Philosophy 105: Section 006
Option 1 (Race & Science): How Scientists Contributed to the Illusion of Race in America
Critical thinking, as discussed in class and on the course syllabus, is a reflective and analytical style of thinking, with its basis in logic, rationality, and synthesis. It means delving deeper and asking questions like: why is that so? Where is the evidence? How good is that evidence? Is this a good argument? Is it biased? Is it verifiable? What are the alternative explanations? It is used in fields such as science, where it is essential to use critical reasoning in experimentation and theory confirmation. Now, do all societies and cultures follow the laws of good research design, avoid argumentative fallacies, and present their research in a way as not to manipulate the public opinion? The short answer is no, and science plays a huge role in our world today, as it is the study of curiosity itself, and new innovations result from well-designed scientific methods. In the particular point of race, I believe that scientists put qualitative, biological data behind something that only exists as an invention of the human mind. They were so influenced by cultural and societal forces that the scientists, especially the eugenic ones, forced theory and data to separate humanity into little subgroups of race based on specific features, and subsequently assigned general behaviors to these people in the name of genetics. During this country’s early ages, science played a significant part in shaping how we view race today, and part of that phenomena is explained in the PBS series: “Race: The Power of An Illusion,” which I will use to cite specific examples and expert testimonials to provide evidence to the perhaps controversial claims I am making.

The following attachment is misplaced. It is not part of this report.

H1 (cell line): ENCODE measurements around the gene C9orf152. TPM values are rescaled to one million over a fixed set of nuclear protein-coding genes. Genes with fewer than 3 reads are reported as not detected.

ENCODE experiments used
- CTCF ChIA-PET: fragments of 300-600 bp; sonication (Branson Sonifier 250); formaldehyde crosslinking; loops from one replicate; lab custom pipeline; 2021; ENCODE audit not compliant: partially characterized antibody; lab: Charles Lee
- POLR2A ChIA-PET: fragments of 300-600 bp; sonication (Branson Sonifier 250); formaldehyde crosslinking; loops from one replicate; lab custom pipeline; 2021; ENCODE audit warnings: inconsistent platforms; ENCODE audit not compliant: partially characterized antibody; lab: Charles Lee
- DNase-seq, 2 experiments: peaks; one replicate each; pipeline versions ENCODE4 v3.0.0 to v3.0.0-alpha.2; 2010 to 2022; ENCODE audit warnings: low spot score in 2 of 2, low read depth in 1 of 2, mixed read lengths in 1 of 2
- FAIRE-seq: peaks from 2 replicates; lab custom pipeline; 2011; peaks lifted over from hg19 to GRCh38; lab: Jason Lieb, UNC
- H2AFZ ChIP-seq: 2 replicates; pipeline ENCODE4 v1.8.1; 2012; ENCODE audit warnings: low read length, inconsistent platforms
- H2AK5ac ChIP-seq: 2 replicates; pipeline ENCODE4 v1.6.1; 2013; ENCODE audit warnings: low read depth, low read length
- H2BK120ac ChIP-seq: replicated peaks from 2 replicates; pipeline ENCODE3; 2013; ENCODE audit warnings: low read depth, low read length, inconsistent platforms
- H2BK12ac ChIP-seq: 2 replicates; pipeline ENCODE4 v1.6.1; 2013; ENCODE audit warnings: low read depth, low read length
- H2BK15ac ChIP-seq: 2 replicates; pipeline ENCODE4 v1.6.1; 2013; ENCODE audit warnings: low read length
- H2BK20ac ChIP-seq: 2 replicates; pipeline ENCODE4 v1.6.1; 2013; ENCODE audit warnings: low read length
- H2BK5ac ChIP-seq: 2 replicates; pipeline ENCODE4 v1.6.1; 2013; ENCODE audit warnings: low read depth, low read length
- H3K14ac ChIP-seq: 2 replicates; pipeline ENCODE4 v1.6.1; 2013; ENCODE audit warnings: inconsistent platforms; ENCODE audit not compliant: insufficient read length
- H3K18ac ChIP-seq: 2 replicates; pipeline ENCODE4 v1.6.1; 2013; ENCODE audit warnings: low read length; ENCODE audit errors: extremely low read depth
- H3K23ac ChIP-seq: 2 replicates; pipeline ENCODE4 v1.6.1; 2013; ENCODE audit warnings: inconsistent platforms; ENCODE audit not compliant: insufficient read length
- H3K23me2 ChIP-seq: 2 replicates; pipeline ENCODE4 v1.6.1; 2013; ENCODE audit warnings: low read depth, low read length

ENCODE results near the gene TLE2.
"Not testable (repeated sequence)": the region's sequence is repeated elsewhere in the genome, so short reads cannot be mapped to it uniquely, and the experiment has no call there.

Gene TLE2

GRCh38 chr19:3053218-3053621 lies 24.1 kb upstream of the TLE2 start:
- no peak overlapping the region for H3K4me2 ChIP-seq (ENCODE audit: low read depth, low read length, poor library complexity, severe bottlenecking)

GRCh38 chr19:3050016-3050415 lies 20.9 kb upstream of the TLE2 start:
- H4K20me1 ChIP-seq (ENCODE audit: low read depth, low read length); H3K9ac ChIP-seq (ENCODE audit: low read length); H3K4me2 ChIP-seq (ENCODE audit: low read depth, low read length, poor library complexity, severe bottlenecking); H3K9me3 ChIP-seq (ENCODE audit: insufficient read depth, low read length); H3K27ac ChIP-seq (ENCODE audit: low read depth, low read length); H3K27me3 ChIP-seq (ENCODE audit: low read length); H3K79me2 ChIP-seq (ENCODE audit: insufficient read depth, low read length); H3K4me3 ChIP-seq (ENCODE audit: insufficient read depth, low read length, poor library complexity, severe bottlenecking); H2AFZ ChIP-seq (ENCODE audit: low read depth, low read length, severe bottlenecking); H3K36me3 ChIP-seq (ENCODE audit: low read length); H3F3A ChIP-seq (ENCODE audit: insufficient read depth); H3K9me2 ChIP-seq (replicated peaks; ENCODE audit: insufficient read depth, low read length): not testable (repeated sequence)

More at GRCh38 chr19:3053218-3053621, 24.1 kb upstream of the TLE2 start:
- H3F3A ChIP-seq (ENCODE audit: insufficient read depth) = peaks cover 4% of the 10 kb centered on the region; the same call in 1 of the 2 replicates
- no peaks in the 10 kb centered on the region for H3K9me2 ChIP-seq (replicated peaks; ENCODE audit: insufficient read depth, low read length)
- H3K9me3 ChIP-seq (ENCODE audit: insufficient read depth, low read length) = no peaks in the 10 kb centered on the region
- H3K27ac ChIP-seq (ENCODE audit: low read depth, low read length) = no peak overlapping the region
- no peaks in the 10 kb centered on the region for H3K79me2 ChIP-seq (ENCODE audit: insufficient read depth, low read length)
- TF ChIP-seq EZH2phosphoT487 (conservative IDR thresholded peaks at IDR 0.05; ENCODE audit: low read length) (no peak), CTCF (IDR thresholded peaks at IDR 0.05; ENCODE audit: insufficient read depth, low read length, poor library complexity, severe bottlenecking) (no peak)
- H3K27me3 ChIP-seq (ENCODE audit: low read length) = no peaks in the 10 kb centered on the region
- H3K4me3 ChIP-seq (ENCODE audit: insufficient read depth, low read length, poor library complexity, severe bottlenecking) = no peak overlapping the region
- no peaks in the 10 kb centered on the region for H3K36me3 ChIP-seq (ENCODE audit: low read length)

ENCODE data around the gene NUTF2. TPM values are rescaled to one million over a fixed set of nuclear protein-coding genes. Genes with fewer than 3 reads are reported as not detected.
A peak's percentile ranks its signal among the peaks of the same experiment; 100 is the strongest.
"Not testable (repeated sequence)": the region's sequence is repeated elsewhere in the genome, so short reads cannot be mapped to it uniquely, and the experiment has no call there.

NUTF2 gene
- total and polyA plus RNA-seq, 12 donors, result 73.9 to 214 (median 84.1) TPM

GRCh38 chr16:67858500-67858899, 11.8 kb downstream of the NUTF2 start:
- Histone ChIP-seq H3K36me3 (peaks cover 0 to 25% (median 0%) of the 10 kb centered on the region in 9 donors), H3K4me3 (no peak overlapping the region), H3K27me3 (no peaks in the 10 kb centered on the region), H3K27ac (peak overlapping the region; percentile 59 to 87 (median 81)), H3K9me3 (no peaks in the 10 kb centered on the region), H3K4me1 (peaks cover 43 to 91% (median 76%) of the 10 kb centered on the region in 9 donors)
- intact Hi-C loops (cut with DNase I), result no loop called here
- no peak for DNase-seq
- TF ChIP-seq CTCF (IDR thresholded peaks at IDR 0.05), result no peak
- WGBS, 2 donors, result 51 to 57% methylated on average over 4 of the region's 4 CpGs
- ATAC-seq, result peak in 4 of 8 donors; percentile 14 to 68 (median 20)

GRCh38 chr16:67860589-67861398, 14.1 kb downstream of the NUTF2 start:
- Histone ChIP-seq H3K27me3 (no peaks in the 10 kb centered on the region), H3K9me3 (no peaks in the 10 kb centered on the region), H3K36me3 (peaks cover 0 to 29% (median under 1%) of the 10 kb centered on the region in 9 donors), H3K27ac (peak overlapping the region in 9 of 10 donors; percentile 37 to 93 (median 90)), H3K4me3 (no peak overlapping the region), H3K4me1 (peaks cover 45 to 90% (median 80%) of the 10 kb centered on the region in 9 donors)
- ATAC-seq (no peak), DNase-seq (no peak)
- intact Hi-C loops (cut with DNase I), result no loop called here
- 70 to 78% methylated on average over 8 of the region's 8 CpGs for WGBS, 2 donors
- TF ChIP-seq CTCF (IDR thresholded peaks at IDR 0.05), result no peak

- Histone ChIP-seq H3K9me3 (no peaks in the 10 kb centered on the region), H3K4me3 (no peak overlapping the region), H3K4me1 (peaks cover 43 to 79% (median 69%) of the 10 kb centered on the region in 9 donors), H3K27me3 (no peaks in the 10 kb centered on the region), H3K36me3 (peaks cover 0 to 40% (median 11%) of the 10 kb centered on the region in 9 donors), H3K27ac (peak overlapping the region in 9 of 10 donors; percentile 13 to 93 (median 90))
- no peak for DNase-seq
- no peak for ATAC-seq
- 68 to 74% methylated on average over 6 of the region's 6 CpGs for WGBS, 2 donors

Before I begin my discussion, I must note that I had already had pre-conceived notions that race was simply a cultural and political concept forged after a long history of systematic (I am skeptical to use this term) by policies and misguided beliefs. I knew about the historical landmarks for how we think of race in the United States, such as the fact that the Federal Housing Agency created poor neighborhoods, usually filled with colored people, by redlining and devaluing houses that were not in “all-white” neighborhoods, most likely causing the typical black American family to have “1/8th the net assets”  of the typical white American family. Such events were described and subsequently evaluated by experts in the field to ultimately reaffirm the beliefs I had already held in regard to race, thus, there may be a degree of bias in favor of the film’s point of view from me.
Also, I wish to provide context as to what I define as a good research study, so I can later compare the mistakes the scientists made in their studies that contributed a great deal to the illusion of race. Through class readings and past research, I have a fairly good idea as to w...